Next Article in Journal
Comprehensive Metabolite Profiling of Cinnamon (Cinnamomum zeylanicum) Leaf Oil Using LC-HR/MS, GC/MS, and GC-FID: Determination of Antiglaucoma, Antioxidant, Anticholinergic, and Antidiabetic Profiles
Next Article in Special Issue
Efficacy of Convalescent Plasma to Treat Long-Standing COVID-19 in Patients with B-Cell Depletion
Previous Article in Journal
Safflower (Carthamus tinctorius L.) Response to Cadmium Stress: Morpho-Physiological Traits and Mineral Concentrations
Font Type:
Arial Georgia Verdana
Font Size:
Aa Aa Aa
Line Spacing:
Column Width:

WHO Is Recommending against the Use of COVID-19 Convalescent Plasma in Immunocompromised Patients?

Division of Transfusion Medicine, Carlo Poma Hospital, 46100 Mantua, Italy
Department of Molecular Microbiology and Immunology, Johns Hopkins Bloomberg School of Public Health, Baltimore, MD 21287, USA
Department of Anesthesiology and Perioperative Medicine, Mayo Clinic, Rochester, MN 55902, USA
North-Western Tuscany Blood Bank, Pisa University Hospital, 56124 Pisa, Italy
Author to whom correspondence should be addressed.
Life 2023, 13(1), 134;
Submission received: 2 December 2022 / Revised: 29 December 2022 / Accepted: 30 December 2022 / Published: 3 January 2023
(This article belongs to the Special Issue COVID-19 Convalescent Plasma for Immuno-Compromised Patients)
Since December 2019, SARS-CoV-2 is ravaging the globe, currently accounting for over 660 million infected people and more than 6.6 million deaths. As convalescent plasma had been successfully used in previous viral outbreaks [1], collection anhd transfusion of COVID-19 convalescent plasma (CCP) was rapidly deployed worldwide to treat patients with Coronavirus Disease-19 (COVID-19). The results of the numerous studies assessing the clinical efficacy of CCP were inconsistent and ranged from about 50% efficacy in reducing mortality to no effect, reflecting great inter-study methodological heterogeneities and inconsistencies [2]. Despite these limitations, a significant proportion of the literature supported the clinical benefit of this antibody-based treatment when administered early (within 72 h since onset of symptoms) and with a high titer of neutralizing antibodies (nAb) [2].
Interest in CCP faded during 2021, following the marketing authorization of small molecule antivirals and anti-Spike monoclonal antibodies (mAb). Nevertheless, the advent of the Omicron variant of concern (VOC) renewed the interest in CCP, because of its immune-escape to mAb-based therapies [3]. On the contrary, CPP has preserved efficacy against Omicron sublineages [4], including the recent BQ.1.1 and XBB sublineages [5]. With most humans having some immunity to SARS-CoV-2 from vaccines and/or prior infection, the Omicron variant is still life-threatening for immunocompromised (IC) patients, who are not able to mount a sufficiently protective antibody response after vaccination or infection [6]. COVID-19 in the IC population is a difficult management problem. IC patients present two interdependent problems in the form of high viral loads and reduced immunological capacity to clear the infection. A high viral load implies a high likelihood for generation of variants capable of escaping antiviral therapy.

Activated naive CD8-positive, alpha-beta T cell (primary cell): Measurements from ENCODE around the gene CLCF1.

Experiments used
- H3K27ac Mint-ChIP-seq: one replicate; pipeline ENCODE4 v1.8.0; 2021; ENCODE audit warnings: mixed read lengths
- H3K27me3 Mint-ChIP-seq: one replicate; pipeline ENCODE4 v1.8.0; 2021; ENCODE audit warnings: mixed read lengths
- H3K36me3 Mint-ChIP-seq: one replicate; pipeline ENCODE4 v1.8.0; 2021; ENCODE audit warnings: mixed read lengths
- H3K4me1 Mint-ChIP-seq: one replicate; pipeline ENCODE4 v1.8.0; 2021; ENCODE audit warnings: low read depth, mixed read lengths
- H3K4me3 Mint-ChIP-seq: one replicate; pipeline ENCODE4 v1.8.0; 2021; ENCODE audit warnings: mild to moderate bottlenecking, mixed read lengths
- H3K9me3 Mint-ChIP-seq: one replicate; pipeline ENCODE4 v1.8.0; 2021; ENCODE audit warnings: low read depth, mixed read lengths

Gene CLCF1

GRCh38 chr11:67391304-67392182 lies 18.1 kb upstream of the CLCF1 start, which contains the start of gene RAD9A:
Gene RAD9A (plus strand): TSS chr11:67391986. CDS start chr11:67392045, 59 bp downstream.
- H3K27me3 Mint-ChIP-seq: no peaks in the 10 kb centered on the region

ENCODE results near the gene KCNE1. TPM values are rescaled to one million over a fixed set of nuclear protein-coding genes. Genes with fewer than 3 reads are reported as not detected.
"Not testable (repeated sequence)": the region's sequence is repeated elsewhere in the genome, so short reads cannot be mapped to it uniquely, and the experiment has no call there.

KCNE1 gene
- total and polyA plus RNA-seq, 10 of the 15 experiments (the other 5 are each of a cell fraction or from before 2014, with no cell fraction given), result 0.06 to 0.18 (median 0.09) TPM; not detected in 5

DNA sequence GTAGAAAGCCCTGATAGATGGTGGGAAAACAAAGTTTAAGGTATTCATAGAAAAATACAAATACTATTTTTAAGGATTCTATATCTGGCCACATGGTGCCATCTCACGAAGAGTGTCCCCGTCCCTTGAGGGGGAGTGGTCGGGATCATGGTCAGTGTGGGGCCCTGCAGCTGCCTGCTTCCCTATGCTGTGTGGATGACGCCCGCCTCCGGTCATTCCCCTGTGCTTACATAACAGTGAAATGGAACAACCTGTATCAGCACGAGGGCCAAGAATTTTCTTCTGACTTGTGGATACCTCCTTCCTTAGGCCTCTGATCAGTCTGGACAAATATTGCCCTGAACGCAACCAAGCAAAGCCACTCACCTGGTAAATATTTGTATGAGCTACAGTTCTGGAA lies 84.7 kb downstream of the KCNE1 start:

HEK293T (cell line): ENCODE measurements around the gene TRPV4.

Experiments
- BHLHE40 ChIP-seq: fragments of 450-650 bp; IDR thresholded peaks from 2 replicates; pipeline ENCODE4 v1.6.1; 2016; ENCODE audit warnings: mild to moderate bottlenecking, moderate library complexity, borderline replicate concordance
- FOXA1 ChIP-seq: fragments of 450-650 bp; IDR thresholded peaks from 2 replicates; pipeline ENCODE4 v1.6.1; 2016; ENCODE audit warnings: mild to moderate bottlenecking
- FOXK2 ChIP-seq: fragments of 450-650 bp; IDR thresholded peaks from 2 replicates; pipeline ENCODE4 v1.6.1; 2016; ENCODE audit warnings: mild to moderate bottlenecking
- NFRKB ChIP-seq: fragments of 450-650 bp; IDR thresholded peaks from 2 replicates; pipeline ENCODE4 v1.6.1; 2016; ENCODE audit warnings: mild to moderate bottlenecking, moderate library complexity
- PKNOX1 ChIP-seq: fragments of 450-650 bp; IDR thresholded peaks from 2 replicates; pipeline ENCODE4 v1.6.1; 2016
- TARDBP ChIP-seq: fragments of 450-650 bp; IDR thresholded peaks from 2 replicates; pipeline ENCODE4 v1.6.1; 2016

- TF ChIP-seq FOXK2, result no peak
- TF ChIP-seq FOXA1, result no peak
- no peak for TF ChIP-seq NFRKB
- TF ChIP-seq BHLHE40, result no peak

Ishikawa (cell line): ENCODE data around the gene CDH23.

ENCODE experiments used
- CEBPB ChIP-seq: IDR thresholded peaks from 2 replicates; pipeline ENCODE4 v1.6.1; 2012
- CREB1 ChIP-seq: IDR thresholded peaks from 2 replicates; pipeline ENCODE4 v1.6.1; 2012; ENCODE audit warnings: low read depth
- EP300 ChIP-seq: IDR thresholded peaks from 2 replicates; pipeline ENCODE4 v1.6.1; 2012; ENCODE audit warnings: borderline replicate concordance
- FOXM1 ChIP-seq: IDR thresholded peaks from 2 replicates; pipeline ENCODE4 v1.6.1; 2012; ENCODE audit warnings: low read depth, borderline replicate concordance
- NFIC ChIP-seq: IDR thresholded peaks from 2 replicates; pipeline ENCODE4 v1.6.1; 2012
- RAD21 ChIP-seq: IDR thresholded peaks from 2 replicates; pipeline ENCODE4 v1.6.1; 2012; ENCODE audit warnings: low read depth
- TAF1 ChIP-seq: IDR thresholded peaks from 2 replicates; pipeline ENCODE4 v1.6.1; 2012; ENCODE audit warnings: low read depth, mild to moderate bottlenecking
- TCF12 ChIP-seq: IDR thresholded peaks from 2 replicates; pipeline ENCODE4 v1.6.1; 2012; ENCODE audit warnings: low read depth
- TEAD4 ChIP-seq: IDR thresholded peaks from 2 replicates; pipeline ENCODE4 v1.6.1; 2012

A recent systematic review and meta-analysis including four randomized controlled trials (RCTs) and five controlled studies conducted in IC COVID-19 patients showed a clinical benefit from CCP versus standard of care (risk ratio for mortality 0.65) [7]. For such reasons, several national and international scientific societies currently recommend CCP among possible therapies in COVID-19 patients with hematological or solid cancers or other underlying congenital or acquired causes of immunosuppression. Table 1 summarizes the recommendations from six of these societies, all being favorable to the use of CCP in this particularly frail category of patients. The analysis of this table permits us to make some considerations.